orbicular

7

The Mysterious Rediscovery of Ocean Jasper

Ocean jasper is such a unique stone, its found in only one place in the world – a small site along the northwest coast of the island of Madagascar. Ocean jasper is a variety of orbicular jasper, a type of jasper named for the spherical shapes that pattern the stone. The term jasper comes from the Greek word, iaspis, meaning “spotted stone.” Various forms of this jasper can be found in many areas around the world, however the ocean jasper of Madagascar is unique due its beautiful colors and markings.

Another aspect that lends mystery to the stone is the story of how it was found, or actually “found again”. Ocean Jasper was first written about in 1922, but the location was lost for the next 75 years. All that was known was that it came from somewhere in Madagascar, and that the location of the quarry had been lost. In the 1950s, a sample specimen was brought to the Museum of Sciences in Paris, France. But with the sample came a mystery – no one knew where the source was located and Madagascar is a very large island (approximately 1,000 km long and 300 km wide).

The stone made its reappearance to the world at the 2000 Tucson Gem and Mineral Show, and the story behind its rediscovery was the talk of the crowd. After 45 days of tirelessly searching along the Madagascar coast, an exploration group from the mining company, Madagascar Minerals, located the ocean jasper deposit. The reason the site was lost for so long is that it is only visible at low tide.

sources 1, 2, 3, 4, 5

Orbicular granite

We recently shared a photo of a Rapakivi granite, which contains grains of pinkish potassium feldspar surrounded by pale or white rims of plagioclase feldspar (http://tmblr.co/Zyv2Js1Zz1JTG). This is a different kind of granite called orbicular granite but it shows a similar feature – minerals with rims.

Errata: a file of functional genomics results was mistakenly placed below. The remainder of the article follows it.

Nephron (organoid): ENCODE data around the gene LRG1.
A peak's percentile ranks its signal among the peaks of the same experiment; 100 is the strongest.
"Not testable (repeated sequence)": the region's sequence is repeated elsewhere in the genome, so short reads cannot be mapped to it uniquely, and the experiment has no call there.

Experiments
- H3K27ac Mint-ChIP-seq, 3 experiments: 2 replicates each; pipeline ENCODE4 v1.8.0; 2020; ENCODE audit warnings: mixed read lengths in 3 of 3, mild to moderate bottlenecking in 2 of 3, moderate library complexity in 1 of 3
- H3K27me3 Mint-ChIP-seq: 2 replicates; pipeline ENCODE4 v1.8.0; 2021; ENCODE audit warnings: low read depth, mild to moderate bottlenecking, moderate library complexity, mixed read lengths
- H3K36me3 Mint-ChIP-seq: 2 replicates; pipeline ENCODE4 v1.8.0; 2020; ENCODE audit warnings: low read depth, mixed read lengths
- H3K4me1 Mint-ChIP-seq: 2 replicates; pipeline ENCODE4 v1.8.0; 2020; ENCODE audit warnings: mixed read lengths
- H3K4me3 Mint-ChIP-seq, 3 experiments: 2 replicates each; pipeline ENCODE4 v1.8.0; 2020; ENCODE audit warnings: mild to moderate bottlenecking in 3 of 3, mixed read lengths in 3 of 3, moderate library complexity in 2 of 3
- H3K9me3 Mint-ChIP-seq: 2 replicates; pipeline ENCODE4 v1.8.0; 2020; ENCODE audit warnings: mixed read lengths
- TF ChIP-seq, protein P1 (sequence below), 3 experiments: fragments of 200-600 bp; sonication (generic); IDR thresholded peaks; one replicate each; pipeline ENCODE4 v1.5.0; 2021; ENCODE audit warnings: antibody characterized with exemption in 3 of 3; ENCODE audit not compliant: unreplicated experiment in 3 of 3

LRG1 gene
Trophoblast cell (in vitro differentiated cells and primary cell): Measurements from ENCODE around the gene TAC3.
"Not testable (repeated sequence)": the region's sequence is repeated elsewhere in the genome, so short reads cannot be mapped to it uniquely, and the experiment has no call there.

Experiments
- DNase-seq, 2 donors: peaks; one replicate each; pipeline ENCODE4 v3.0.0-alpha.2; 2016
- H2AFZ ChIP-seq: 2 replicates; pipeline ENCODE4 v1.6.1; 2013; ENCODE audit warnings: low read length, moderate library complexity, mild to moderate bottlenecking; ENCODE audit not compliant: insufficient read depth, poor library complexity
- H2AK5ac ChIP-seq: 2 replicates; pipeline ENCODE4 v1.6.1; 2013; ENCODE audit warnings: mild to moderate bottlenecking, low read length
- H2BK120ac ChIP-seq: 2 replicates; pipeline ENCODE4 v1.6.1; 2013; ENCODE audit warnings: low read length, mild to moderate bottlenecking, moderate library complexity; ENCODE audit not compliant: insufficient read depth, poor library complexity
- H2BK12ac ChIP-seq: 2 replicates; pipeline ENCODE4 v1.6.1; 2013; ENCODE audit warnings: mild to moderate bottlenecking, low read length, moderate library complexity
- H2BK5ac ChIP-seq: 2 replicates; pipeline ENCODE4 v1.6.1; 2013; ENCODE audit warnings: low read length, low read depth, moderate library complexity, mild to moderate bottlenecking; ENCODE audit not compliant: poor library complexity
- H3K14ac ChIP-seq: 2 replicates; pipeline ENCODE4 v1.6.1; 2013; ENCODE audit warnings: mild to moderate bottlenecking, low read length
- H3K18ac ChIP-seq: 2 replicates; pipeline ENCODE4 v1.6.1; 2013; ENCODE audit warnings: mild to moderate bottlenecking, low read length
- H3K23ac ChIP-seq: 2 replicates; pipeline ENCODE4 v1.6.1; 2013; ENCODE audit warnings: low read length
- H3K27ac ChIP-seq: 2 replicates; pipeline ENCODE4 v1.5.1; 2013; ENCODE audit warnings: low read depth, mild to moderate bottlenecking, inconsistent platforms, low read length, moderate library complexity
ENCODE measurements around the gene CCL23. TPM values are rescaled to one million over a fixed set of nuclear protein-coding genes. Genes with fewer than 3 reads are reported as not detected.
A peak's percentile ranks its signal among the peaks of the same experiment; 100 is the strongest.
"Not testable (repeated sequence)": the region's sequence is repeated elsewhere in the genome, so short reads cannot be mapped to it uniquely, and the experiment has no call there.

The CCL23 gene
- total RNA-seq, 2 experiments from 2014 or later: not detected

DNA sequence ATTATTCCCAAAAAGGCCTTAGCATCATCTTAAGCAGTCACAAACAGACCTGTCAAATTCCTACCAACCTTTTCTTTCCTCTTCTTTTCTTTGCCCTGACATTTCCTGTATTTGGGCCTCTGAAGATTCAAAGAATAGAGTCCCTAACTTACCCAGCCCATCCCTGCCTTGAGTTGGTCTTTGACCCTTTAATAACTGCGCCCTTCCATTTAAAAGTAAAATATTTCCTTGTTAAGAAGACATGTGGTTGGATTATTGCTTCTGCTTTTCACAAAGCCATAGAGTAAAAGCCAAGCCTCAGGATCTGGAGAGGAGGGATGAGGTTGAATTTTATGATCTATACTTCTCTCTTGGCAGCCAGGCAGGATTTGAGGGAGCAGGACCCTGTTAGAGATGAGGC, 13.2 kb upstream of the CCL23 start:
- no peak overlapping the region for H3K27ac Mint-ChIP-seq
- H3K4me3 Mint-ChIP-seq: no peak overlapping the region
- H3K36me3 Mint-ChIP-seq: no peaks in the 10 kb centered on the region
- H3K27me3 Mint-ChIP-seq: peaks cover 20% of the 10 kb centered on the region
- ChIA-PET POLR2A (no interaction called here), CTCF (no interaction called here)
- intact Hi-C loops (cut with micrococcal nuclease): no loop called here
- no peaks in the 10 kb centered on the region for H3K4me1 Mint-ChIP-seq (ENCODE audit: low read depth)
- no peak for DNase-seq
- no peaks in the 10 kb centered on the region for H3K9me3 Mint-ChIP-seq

Orbicular granites form when different minerals crystallize from a magma in alternating patterns. Here, the first mineral to form was probably plagioclase feldspar. A small grain of it formed, but then something about the magma changed, possibly a temperature increase, causing the edges of the grain to re-melt and rounding it into a spherical shape. Crystals don’t grow spherical on their own, so the shape must imply some sort of erosion of the grains.

The magma then began crystallizing a different mineral, the dark layer, presumably in this case an amphibole mineral like hornblende, as is common in rocks that are crystallizing plagioclase. As the amphibole formed, the magma composition changed and the temperature decreased until again plagioclase was able to crystallize. 

From there, the alternating pattern continued, possibly due to arrival of new, hotter magma, or possibly due to movement of the crystal up and down inside a churning, convecting magma chamber. Finally, after this grain formed, it was broken and cross-cut by a dike of a different, later magma.

The sample is likely a few centimeters across and is about 400 million years old. It comes from Sout Island on New Zealand’s west coast and is on display at the Auckland War Memorial Museum.

To be completely accurate, this probably isn’t a true “granite”. True granites have a lot of potassium feldspar in them and this one doesn’t seem to, probably making it closer to a diorite or a quartz diorite. Commonly, the mining industry will call almost any igneous, crystalline rock “granite” even though geologists break these rocks apart into different groups depending on composition.

-JBB

Image credit: https://flic.kr/p/iQyXa

Read more:
http://www.aradon.com.au/orbicular_granite.html
http://www.kristallin.de/orbiculite/orbicular_rocks1.htm

2

The Featured Creature: Orbicular Batfish: This Leaf Looks a Little Fishy…

Juvenile orbicular batfish (Platax orbucularis) resemble dead leafs to a T – from the rusty brown color of its scales right down to the very way it moves in the water, it puts up quite the skilled mimetic performance.

Make sure to watch the video here: http://buff.ly/1lmDezw !

photo(top): vimeo still, (bottom): Flickr user dachalan

26 pound Ocean Jasper Sphere complete with fossils all through one side. Ocean Jasper, also known as Orbicular Jasper, assists in accepting responsibility and instills patience. A talisman for those with a fear of water. #divine #oceanJasper #jasper #oceanPlanet #fossil #orbicular #fibonacci #goldenSpiral #nautilus #sacredGeometry #talisman #openSea #shell #ocean #sphere #adornyourselfinquartz